Last week, Legal Aid secured an important victory for tenants’ rights when the Court of Appeals decided Loney and Tenants of 710 Jefferson Street Opinion. The case involved a landlord’s effort to clear his building of low-income, mostly Latino residents based on a vague and unsupported claim that he planned to rehabilitate the property.
The case began in 2004, when Steve Loney bought the building at 710 Jefferson Street NW. Shortly after taking ownership, Loney began taking steps to clear the property of tenants. First, he filed largely baseless suits to evict them. Then, in an effort to intimidate the tenants – most of whom were immigrants with limited proficiency in English – he sent notices to everyone, stating that the Immigration and Naturalization Service would “soon be conducting interviews in the building.”
Loney’s next move was to file a petition for substantial rehabilitation with the D.C. government, seeking permission to renovate the building and raise the tenants’ rents to more than double their original amounts. D.C. law permits these rent increases if a landlord undertakes renovations so substantial that they will cost more than half of the value of the building, and if the renovations are “in the interest of the tenants.” But the tenants claimed that Loney’s plan did not come close to meeting this standard – and, after several years of agency litigation, the Court of Appeals agreed. The Court held that a landlord hoping to take advantage of the substantial rehabilitation law must show that each part of the proposal is in the tenants’ interest. This ruling is an important contribution to the law on rehabilitation and should give tenants an additional tool for fighting landlords’ petitions in the future.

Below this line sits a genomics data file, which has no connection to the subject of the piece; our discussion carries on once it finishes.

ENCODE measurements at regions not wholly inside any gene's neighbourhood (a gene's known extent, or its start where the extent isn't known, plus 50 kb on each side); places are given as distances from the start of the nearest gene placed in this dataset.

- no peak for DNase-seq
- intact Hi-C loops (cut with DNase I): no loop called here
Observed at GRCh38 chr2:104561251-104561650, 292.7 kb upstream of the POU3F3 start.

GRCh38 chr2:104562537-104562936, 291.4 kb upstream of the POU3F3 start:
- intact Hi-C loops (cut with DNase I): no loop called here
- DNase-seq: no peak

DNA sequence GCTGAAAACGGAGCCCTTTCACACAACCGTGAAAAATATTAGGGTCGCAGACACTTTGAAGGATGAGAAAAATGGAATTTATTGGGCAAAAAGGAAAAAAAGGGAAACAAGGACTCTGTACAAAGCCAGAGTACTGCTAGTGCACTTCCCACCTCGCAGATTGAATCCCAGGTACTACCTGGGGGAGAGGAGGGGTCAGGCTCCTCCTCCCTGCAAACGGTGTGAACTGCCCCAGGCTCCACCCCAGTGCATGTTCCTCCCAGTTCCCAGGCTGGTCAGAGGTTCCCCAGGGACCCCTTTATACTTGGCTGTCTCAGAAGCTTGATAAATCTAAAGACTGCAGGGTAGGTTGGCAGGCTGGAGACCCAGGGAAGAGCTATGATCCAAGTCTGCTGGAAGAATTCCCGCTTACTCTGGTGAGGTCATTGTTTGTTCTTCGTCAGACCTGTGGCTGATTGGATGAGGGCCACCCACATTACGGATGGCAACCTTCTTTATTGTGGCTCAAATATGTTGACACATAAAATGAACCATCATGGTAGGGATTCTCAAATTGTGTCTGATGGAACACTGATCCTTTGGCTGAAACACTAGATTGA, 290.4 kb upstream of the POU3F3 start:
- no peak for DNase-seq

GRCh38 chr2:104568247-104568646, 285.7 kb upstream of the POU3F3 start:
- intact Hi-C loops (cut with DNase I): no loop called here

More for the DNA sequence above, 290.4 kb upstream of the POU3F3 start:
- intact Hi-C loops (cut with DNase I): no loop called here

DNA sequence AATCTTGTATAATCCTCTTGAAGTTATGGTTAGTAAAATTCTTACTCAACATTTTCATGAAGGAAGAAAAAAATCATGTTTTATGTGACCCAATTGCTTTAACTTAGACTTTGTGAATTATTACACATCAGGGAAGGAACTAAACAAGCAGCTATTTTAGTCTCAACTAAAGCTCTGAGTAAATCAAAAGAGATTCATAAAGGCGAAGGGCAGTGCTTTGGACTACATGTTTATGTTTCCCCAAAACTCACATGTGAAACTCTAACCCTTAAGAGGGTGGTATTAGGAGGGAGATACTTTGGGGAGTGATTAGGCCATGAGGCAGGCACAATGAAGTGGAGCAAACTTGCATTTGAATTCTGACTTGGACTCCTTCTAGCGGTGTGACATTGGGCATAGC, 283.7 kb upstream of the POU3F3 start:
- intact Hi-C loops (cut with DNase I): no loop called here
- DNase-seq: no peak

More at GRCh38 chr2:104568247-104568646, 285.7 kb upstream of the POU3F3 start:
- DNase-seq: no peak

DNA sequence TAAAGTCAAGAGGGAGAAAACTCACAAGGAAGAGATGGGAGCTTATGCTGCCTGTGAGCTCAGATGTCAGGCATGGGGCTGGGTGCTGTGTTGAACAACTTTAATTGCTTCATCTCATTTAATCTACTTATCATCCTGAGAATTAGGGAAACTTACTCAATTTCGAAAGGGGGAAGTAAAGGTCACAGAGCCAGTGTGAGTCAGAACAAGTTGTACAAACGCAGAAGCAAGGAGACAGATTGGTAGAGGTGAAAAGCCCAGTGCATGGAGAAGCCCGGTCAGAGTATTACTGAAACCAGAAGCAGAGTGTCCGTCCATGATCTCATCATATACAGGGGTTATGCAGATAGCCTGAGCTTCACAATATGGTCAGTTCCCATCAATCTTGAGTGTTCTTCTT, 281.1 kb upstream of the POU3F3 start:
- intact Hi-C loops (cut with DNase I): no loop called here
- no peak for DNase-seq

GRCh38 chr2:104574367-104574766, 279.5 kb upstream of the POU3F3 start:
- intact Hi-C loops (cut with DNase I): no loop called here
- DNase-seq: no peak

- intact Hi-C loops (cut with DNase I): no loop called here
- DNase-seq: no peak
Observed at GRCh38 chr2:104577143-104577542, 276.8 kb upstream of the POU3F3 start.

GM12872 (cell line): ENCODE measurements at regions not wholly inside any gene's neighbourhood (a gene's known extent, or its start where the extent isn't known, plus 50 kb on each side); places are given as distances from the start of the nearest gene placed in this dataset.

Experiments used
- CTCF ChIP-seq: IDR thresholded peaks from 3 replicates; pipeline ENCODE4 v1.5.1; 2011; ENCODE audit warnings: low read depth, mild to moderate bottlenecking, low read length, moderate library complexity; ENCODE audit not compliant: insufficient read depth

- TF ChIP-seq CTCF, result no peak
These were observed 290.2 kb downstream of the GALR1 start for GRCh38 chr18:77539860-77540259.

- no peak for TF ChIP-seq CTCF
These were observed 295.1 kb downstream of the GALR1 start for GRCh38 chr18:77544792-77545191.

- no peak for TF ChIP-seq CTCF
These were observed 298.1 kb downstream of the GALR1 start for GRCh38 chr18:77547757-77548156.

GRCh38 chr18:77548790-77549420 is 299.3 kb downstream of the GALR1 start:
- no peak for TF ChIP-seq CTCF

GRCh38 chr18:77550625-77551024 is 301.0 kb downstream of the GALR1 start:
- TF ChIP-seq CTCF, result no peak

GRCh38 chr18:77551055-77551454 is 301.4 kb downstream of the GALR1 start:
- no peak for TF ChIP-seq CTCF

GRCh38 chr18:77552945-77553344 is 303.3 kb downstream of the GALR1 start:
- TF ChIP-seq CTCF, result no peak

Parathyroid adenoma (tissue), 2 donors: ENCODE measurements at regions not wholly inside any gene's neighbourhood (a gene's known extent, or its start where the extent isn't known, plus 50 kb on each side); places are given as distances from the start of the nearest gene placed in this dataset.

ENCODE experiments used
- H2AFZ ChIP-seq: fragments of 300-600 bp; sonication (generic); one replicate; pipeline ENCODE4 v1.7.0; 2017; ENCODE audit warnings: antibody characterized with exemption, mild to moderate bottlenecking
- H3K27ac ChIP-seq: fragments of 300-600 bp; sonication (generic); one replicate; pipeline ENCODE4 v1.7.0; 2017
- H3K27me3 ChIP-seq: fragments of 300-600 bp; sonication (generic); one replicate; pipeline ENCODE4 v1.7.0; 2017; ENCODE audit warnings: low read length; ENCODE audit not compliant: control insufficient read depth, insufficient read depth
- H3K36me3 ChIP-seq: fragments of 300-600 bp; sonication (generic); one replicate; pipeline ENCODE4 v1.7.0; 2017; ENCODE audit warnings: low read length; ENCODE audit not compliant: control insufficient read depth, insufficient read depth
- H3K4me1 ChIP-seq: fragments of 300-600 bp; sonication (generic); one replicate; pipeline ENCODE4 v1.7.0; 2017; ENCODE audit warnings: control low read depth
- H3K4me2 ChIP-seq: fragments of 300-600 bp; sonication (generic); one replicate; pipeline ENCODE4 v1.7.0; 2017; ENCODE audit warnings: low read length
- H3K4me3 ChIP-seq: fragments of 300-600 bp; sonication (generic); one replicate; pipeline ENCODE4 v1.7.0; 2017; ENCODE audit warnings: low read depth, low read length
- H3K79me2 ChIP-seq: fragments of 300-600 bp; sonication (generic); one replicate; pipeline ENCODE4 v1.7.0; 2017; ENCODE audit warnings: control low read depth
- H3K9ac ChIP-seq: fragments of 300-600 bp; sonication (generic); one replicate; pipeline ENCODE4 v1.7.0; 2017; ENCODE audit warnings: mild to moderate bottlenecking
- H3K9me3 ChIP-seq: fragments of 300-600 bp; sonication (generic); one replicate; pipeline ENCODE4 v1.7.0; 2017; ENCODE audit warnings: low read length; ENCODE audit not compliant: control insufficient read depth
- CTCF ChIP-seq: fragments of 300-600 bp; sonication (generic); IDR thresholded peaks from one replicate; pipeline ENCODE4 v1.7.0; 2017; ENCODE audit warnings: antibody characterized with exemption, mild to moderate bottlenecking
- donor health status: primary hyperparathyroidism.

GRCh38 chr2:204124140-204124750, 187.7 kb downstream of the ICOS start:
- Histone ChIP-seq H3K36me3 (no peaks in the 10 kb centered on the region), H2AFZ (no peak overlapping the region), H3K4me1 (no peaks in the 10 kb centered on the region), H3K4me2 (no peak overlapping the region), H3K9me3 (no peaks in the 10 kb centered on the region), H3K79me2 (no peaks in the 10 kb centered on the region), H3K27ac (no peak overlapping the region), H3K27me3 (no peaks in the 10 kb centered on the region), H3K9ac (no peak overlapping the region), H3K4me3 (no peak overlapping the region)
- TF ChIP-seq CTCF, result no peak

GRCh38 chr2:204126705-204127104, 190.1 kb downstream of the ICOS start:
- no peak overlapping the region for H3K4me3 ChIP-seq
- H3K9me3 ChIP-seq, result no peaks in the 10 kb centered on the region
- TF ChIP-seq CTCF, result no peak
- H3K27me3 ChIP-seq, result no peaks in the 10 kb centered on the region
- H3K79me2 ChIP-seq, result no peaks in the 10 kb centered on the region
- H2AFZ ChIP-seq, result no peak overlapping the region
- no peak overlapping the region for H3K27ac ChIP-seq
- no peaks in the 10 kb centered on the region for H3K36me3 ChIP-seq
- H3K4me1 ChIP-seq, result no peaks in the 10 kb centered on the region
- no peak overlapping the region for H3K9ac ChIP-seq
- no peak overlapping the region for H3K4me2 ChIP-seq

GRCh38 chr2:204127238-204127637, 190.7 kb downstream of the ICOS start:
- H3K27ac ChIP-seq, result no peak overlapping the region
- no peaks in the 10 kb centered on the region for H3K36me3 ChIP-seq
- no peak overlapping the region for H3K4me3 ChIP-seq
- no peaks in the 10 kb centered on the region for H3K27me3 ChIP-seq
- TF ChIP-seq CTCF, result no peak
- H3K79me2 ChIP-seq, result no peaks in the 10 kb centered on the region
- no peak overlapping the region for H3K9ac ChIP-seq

The case also involved a claim for attorney’s fees, prosecuted on Legal Aid’s behalf by Jenner & Block. Because the tenants had prevailed before the agency, they were entitled to attorney’s fees. The Rental Housing Commission unilaterally reduced the fee award, on the ground that the hourly rate requested – the “Laffey Matrix” rate, which is routinely used for government and public interest attorneys – was too high. The Court ruled in our favor on this issue as well. Most importantly, it rejected the District’s claim that work before administrative agencies is automatically less “complex” than federal litigation and deserving of a lower fee rate.